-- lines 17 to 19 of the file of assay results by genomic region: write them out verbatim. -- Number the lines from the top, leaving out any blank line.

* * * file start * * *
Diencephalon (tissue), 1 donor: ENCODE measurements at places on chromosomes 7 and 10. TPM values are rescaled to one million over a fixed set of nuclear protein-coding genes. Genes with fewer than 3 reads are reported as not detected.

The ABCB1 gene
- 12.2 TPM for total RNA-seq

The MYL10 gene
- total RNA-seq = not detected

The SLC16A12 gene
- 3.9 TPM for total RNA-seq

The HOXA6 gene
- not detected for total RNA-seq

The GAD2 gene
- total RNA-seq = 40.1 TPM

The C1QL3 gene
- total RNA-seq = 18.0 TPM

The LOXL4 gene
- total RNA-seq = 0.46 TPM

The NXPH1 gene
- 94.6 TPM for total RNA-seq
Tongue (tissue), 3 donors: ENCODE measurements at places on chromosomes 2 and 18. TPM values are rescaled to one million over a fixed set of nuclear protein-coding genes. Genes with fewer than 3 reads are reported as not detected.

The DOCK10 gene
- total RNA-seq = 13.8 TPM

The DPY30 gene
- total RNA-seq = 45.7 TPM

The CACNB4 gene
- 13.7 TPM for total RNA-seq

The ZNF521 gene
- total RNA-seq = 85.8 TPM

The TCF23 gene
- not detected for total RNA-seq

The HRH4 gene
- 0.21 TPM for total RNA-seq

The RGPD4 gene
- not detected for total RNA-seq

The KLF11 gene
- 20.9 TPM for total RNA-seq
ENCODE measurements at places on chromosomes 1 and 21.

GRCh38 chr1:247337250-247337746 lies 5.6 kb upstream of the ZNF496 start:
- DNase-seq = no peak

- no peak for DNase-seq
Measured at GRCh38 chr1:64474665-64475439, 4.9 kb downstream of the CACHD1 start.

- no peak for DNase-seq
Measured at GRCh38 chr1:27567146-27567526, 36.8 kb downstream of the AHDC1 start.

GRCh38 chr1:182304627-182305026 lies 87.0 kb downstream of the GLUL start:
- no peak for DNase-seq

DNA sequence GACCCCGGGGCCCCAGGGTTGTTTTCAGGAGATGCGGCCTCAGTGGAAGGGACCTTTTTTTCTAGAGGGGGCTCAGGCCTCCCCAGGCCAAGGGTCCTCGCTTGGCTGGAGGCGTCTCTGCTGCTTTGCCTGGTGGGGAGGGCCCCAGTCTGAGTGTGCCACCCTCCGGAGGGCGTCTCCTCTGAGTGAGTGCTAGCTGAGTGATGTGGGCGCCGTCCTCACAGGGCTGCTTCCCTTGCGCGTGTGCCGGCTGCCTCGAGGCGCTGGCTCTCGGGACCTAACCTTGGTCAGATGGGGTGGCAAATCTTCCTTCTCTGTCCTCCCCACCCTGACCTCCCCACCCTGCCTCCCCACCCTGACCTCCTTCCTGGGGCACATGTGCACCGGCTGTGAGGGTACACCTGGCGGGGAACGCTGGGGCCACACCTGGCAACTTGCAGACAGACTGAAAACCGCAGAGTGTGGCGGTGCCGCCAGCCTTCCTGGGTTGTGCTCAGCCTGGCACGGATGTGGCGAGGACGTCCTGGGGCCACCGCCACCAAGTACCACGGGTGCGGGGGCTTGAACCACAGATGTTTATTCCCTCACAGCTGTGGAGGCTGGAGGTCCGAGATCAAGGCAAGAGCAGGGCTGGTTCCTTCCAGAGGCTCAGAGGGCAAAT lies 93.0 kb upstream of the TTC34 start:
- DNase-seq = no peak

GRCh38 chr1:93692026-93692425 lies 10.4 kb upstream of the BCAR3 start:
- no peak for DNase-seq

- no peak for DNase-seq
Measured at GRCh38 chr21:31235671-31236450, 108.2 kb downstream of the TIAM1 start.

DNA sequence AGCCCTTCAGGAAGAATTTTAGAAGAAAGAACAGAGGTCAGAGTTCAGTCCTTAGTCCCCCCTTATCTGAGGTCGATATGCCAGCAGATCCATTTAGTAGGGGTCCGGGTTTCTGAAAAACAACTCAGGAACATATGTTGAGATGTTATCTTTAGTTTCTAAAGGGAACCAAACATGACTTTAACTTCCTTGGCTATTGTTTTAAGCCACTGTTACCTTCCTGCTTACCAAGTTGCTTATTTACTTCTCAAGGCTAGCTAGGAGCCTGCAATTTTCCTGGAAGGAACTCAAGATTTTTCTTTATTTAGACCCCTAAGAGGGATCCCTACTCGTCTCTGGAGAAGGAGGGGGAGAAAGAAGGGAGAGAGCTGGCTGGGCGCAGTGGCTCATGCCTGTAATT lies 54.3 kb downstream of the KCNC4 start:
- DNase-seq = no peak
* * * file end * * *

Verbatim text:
- 94.6 TPM for total RNA-seq
Tongue (tissue), 3 donors: ENCODE measurements at places on chromosomes 2 and 18. TPM values are rescaled to one million over a fixed set of nuclear protein-coding genes. Genes with fewer than 3 reads are reported as not detected.

The DOCK10 gene